- Plateau – Symptoms will stop escalating and will be about the same for about 2-5 days or for up to 3 weeks for long-acting benzos. During this stage, the symptoms will remain about the same and won’t continue to escalate. Therefore, if you’re suffering from severe withdrawal effects, you may need medical treatment so that it stays safe.
- Recovery – Withdrawal symptoms will start to taper off and will take 5-15 days to go away for short-acting benzos and up to 4 weeks for long-acting ones. Here, the intensity of symptoms gradually declines, and some symptoms may fall away altogether.
This extremely long and intense withdrawal is often why many doctors prefer to use a tapering schedule for benzos. This means you’ll cut your benzo dose in half every week to every few days, reducing the amount of benzos in your system slowly. You’ll still feel bad for the entire time, but you won’t be putting yourself at risk of life-threatening seizures. However, if you’re struggling with addiction and seeking behavior or self-control around benzos, this approach may not work for you.
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Risk of Seizures
Anyone who withdraws from benzodiazepines is at significant risk of seizures. Benzos interact with the GABBA receptors in the brain, which results in seizures during withdrawal in every substance known to interact with GABBA. (E.g., alcohol). In addition, some 20% of all persons withdrawing from benzodiazepines have a risk of grand mal seizures. These are significant seizures that can threaten your life and your long-term health if left untreated. For this reason, it’s extremely important that you either take a medically monitored tapering program to reduce benzo usage or that you receive anti-seizure and convulsant medication and detox under medical monitoring. Benzo withdrawal can have life threatening complications.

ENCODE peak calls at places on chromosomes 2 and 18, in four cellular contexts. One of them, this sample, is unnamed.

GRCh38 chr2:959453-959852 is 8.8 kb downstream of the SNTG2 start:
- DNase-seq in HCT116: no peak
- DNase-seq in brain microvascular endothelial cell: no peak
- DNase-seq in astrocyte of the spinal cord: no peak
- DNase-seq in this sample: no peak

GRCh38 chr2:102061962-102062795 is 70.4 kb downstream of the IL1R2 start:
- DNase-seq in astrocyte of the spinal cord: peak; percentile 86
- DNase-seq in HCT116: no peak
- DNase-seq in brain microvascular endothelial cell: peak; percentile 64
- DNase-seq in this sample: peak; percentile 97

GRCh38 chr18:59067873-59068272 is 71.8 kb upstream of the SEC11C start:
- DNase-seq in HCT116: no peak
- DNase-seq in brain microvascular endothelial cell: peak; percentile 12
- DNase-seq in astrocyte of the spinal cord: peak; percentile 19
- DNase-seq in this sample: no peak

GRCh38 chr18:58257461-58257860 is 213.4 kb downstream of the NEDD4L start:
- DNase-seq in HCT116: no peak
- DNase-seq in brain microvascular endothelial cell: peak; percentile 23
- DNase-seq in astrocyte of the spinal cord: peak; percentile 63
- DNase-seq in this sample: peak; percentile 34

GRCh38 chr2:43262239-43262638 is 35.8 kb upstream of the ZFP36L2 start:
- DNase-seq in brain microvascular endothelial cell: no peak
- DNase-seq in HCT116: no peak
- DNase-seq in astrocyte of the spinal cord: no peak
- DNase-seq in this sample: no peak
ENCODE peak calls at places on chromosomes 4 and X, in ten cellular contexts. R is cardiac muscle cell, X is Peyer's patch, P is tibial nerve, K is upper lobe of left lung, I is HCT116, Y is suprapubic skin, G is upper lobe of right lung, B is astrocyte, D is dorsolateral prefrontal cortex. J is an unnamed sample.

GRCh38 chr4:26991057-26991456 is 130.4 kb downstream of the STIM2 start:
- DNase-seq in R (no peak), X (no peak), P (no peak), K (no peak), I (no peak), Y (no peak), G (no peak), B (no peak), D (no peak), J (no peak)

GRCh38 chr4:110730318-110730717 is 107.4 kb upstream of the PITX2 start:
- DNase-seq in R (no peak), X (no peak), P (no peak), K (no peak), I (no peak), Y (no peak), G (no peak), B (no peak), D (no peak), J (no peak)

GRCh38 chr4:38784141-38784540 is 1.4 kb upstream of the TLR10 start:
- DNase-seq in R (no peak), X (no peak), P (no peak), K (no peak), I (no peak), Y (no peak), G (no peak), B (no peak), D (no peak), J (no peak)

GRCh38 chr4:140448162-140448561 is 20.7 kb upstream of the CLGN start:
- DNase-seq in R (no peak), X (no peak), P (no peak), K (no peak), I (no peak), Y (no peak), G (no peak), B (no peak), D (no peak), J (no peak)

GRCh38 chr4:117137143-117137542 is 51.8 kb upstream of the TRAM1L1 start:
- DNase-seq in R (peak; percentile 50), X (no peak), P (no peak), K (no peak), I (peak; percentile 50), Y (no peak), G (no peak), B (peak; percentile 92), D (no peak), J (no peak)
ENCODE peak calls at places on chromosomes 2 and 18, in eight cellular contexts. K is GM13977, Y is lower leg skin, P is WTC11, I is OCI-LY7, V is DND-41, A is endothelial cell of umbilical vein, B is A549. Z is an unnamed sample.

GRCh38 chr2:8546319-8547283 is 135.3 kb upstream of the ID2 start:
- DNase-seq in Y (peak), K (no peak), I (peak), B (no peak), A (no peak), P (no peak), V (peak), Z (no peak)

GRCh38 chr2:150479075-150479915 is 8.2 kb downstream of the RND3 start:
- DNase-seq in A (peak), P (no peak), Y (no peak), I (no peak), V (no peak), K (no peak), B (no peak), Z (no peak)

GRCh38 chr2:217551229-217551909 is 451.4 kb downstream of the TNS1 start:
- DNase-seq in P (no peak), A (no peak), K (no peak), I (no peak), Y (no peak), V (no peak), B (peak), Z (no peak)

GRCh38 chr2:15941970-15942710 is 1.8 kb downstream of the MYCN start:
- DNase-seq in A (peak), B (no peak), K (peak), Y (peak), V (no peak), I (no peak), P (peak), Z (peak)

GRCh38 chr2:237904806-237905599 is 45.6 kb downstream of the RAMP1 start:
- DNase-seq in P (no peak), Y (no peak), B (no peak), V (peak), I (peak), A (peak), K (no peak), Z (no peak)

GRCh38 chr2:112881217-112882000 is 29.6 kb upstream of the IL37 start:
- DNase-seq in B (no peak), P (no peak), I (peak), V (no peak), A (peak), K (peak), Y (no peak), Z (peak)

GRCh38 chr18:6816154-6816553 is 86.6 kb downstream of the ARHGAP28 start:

What is Benzodiazepine Detox?
Detox means getting medical monitoring and support during your withdrawal. Depending on your situation, you are also significantly likely to be recommended into a tapering schedule first. However, if your doctor doesn’t think you can safely manage a tapering schedule, you’ll likely be recommended into a clinic for treatment and detox instead.
Tapering – You might be asked to switch to a lighter benzodiazepine. You might also be asked to cut your dose down over about 10 weeks first. This will reduce the danger involved with detox. However, if you’re struggling with addiction, tapering programs rarely work.
Medical Monitoring – Your detox should include medical monitoring to ensure nothing goes wrong. That means checking in on your health, responding in case of alarming side effects, and giving you the medication and treatment you need to withdraw safely. Often that will mean reducing the intensity of symptoms. However, it may also mean simply responding in case of seizures or to prevent seizures.
Behavioral Health Treatment – Many detox programs integrate early behavioral health interventions to ensure you have the tools to stay off of benzos once you get clean. Of course, you’ll still need follow-up treatment for addiction and drug dependency. However, early-stage behavioral health interventions can help you to withdraw in a more comfortable fashion because you’ll have support, motivation, and help at every step.
If you or a loved one is struggling with benzodiazepines, it’s important to get help. That should normally start out with a visit to your primary healthcare provider – where you can talk about your usage, get input on tapering, and get a referral to a detox program and treatment program. Having medical monitoring during your benzodiazepine withdrawal can be lifesaving, so it is important that you check into a detox center to ensure you have the care you need.
Good luck getting off of benzodiazepines.